Bridging vein thrombosis

Last revised by Travis Fahrenhorst-Jones on 3 May 2023

Bridging vein thrombosis describes thrombosis of the fragile bridging veins that cross the subarachnoid and subdural spaces. The presence of bridging vein thrombosis on imaging has a strong association with non-accidental injury and can hint towards a traumatic etiology behind subdural hematoma and subdural hygroma in the context of suspected abusive head trauma 1,2.

A study of 45 infants who suffered abusive head trauma found that 44% had imaging evidence of bridging vein thrombosis 3.

Given the anatomical position of the bridging veins, the vessels are prone to rupture with acceleration, deceleration, and rotation of an infant's head 4. The high relative weight of the infant's head in combination with weak musculature of the neck allows for an increase in the amount of torque leading to a tendency to shear and rupture small vessels such as the bridging veins within the subdural and subarachnoid space. Within hours, thrombosis within or surrounding the damaged bridging vein begins to form 4.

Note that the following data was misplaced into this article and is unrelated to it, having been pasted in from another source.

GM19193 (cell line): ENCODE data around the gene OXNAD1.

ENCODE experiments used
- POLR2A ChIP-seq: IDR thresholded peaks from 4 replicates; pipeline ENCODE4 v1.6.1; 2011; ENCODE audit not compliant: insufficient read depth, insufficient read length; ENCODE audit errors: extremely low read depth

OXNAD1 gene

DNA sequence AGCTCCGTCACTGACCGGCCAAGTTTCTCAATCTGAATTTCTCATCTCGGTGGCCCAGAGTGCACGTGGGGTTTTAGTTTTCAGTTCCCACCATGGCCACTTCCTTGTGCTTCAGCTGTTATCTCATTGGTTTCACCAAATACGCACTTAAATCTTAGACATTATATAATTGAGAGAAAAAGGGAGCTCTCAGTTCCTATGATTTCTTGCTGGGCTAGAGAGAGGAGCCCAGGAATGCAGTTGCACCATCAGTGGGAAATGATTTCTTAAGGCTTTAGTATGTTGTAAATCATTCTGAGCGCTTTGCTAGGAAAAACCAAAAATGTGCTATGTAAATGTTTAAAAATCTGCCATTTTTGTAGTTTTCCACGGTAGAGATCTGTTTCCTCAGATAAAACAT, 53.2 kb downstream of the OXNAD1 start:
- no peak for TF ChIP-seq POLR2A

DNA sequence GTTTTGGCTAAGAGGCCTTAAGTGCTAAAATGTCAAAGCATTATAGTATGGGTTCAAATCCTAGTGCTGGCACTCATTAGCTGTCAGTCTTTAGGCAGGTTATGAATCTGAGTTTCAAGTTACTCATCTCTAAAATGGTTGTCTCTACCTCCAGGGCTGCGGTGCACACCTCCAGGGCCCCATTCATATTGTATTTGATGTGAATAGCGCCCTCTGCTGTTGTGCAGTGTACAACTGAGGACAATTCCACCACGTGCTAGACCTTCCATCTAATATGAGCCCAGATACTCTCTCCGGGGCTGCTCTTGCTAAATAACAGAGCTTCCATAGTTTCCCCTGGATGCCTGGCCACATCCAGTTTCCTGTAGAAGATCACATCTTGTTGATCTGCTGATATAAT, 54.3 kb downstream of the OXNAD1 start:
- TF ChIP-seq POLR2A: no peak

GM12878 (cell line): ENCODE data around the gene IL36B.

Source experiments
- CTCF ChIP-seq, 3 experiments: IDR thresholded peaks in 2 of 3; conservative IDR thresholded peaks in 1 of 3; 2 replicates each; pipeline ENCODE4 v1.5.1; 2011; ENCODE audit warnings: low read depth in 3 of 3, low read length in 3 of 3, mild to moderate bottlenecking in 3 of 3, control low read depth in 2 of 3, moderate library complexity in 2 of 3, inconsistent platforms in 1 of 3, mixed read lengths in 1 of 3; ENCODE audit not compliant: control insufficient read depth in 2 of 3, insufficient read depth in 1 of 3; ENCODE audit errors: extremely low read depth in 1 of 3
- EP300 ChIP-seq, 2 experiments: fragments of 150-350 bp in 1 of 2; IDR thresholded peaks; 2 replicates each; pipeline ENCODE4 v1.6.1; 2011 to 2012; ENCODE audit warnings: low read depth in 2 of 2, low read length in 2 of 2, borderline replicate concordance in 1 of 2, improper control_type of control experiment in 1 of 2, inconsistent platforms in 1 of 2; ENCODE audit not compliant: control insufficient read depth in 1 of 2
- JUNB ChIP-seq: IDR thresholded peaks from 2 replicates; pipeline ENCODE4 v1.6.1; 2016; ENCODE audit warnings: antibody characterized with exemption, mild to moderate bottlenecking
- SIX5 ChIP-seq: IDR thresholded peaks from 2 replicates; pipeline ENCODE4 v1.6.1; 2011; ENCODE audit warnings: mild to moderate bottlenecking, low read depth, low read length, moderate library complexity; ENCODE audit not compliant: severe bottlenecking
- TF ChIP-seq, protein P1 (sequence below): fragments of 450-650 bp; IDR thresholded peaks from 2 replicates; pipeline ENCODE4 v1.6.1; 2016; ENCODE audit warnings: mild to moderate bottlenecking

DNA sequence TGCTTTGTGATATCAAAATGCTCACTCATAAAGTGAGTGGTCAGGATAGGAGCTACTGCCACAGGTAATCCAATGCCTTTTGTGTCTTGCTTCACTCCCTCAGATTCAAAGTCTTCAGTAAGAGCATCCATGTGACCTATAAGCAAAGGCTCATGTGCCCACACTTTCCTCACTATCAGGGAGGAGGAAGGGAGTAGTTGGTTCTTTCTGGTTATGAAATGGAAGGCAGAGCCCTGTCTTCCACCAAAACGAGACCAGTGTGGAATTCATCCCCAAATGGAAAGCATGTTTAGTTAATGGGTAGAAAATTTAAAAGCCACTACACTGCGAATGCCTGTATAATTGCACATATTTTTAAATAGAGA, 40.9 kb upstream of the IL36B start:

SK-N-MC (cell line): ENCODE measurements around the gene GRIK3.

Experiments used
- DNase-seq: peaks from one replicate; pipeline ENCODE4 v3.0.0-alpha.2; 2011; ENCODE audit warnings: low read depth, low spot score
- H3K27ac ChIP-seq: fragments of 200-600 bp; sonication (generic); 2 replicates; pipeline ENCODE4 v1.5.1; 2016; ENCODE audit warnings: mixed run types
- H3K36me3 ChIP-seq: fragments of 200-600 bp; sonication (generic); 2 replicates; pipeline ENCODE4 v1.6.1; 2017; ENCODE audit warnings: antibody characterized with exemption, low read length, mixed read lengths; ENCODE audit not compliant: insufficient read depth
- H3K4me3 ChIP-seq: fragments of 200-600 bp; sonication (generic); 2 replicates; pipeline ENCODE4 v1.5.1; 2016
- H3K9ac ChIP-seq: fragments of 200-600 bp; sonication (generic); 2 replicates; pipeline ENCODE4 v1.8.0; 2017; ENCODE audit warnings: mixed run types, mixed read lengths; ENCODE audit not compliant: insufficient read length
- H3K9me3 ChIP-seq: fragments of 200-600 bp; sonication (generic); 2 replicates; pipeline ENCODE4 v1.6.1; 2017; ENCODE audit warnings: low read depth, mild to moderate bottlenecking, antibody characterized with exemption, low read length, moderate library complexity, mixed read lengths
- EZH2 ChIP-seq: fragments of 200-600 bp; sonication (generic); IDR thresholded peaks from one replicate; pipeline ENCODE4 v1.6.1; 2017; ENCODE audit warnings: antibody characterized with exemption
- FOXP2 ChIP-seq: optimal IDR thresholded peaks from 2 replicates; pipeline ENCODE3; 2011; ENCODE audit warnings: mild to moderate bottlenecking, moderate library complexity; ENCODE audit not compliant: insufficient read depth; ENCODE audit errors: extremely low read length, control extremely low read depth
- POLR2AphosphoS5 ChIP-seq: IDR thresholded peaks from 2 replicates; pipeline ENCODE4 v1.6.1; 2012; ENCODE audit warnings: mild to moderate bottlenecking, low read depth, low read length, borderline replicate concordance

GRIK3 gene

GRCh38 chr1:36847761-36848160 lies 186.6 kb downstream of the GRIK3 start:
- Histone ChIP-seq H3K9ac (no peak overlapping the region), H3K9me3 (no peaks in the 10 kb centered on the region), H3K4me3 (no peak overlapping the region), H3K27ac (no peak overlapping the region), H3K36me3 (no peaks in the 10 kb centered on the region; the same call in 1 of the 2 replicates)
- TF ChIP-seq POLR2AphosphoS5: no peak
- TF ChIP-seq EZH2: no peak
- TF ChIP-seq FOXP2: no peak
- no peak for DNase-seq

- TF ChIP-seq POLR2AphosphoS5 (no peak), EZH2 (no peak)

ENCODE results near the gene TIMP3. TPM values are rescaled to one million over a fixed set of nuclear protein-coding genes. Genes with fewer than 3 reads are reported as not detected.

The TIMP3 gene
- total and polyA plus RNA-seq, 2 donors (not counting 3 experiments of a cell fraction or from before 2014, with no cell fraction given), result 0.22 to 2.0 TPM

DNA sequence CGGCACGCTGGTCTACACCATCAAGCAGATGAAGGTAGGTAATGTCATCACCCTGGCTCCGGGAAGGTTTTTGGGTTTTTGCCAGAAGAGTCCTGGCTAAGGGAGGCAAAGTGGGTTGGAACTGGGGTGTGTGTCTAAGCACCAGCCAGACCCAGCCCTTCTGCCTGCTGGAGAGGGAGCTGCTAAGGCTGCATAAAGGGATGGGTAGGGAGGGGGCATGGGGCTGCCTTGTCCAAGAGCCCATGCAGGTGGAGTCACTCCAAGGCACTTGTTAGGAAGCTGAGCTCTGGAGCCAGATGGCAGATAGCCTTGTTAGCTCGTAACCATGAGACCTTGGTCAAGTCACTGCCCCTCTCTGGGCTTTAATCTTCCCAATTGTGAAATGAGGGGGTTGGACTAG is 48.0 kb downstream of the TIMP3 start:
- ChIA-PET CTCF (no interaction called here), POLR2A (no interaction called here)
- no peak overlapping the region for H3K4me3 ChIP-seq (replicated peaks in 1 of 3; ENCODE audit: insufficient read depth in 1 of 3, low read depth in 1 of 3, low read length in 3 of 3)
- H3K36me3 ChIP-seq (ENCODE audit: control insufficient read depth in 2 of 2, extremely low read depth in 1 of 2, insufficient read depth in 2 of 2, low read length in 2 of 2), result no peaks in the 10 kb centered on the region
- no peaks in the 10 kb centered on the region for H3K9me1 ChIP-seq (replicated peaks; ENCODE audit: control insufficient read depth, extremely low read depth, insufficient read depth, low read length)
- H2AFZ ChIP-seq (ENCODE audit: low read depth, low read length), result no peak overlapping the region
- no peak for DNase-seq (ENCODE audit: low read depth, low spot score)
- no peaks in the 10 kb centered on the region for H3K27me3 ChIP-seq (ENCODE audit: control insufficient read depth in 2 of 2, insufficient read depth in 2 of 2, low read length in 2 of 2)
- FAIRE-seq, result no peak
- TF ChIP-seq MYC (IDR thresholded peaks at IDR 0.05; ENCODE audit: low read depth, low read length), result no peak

The presence of bridging vein thrombosis is linked secondary to a shaking mechanism, in opposition to axial loading (or slamming) 2,4.

Bridging vein thrombosis appears on cross-sectional imaging as a tubular shape in the parasagittal plane representing the thrombosed vessel 4. Termed the tadpole sign, the round shape of the tadpole represents thrombotic material within the subarachnoid or subdural space 4. The bent tail of the “tadpole” represents the torn bridging vein itself expanded by thrombosis.

While visible on CT imaging as a hyperdense linear structure, findings are better demonstrated with gradient-eco or susceptibility weighted MRI sequences 4,5. In unclear cases, contrast enhanced MRI demonstrates a lack of enhancement within the damaged bridging vein 4.

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